Candice said...

WOW that sounds like allot of work but im sure its worth it cause ingera is yuuuumy!!!! :) my sister made some a couple days ago-or tried to but it didnt turn out! we didnt use a starter-had no idea u had to- so thanks a million for this post we will surely try it!!!

mlgstudy said...

can I use a gluten free flour or teff for the starter? the whole point in me wanting to do this is that teff is gluten free
thanks

Paula said...

I'm a few months late writing this, but I followed your instructions almost exact (obviously, as starters go, I had to adjust a few things here and there) and the injera came out wonderful! The taste was great and the texture was nice and spongy. Thanks!

Yola Bature said...

I had the same question as 'healthy travel ideas'. I don't see the answer here, but after googling about sour dough starters in general, I gather it should be a tight fitting lid. So, I'm embarking on day one of this process. I lugged a 50 lb bag or so of teff flour and a mitad from Ethiopia last spring for my wife to try to make injera in northeastern nigeria (a rather hot and relatively dry climate, though it's the tail end of the rainy season now). She didn't have any luck in the spring and now she's staying in the U.S., so short of eating teff porridge from time to time, I may as well give this procedure a shot. (My wife more or less followed the method that 'anonymous 3:07pm' mentioned when questioning why such a long process is necessary (that is, just letting the teff sit/ferment about 3 days)). Since I'm making a teff starter to begin with, I'll be tempted to modify the process along the lines of 'Tess's' suggestion (feed less, toss out less, waste less flour), but then again if I spoil the recipe by doing that I'm wasting the hard-to-get teff flour anyways. ... But I've got plenty to waste in this case.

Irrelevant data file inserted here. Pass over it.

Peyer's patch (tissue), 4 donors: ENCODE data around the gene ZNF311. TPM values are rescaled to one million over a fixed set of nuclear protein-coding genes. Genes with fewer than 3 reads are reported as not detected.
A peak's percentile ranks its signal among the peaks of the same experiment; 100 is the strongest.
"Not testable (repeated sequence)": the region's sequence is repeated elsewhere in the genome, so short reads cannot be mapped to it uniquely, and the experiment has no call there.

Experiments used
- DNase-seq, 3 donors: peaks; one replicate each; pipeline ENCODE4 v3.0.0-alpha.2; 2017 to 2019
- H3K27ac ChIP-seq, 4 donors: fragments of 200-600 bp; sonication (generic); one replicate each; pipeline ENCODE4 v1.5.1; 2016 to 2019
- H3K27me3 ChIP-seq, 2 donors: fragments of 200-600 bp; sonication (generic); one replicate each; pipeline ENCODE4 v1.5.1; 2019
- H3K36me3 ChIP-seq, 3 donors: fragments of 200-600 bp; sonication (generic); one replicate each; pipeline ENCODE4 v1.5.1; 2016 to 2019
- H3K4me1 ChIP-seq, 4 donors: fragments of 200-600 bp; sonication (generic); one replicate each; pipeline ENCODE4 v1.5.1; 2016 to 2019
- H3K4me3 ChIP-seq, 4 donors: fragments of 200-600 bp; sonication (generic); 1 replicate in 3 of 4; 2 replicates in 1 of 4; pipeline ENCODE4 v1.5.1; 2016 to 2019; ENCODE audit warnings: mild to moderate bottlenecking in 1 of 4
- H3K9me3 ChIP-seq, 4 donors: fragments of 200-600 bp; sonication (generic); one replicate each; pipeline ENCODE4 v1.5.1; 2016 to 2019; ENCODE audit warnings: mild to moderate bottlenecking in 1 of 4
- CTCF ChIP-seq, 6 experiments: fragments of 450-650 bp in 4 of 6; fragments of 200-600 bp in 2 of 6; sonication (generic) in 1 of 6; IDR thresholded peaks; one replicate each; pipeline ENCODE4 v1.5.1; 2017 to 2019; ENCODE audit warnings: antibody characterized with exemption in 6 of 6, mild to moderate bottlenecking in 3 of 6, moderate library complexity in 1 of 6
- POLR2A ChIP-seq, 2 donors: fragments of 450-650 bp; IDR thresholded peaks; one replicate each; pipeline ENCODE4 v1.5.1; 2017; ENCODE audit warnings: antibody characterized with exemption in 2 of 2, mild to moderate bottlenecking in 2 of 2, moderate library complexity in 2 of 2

Anonymous said...

I'm on day 6. The smell is divine. When I lift the lid to peruse the days "events". I did use 3 small golden potatoes cut up in cheese cloth to get this going. I don't see anywhere on the post about if I remove that ...and if so, at what point in the process? I don't want this to be for not? Anyone with experience still following currently?

Anonymous said...

I read your starter and it's a long process. I make teff injera.if you don't have a starter you don't need to go thru the process of 15 days to create one. Use a packet of yeast for 4 cups of teff or flour,use enough water to create a thick batter, let it ferment for 3 days making sure that it's not too watery and on the third day, I dump out extra water that had surfaced on top and blend it in the blender a small batch at a time, let sit for 6 hours or more until you see bubble forms and then bake. Save about a cup or two for your next injera in the freezer unless you make another one within a week don't leave in the fridge.I'm am Ethiopian who had been making injera for years. I left out a portion of how to make Absitt so as not to create confusion. Hope this helps. Saba

Wubi said...

Saba. I'm doing what you do. So, do you add the absitt after the 6 hr rest?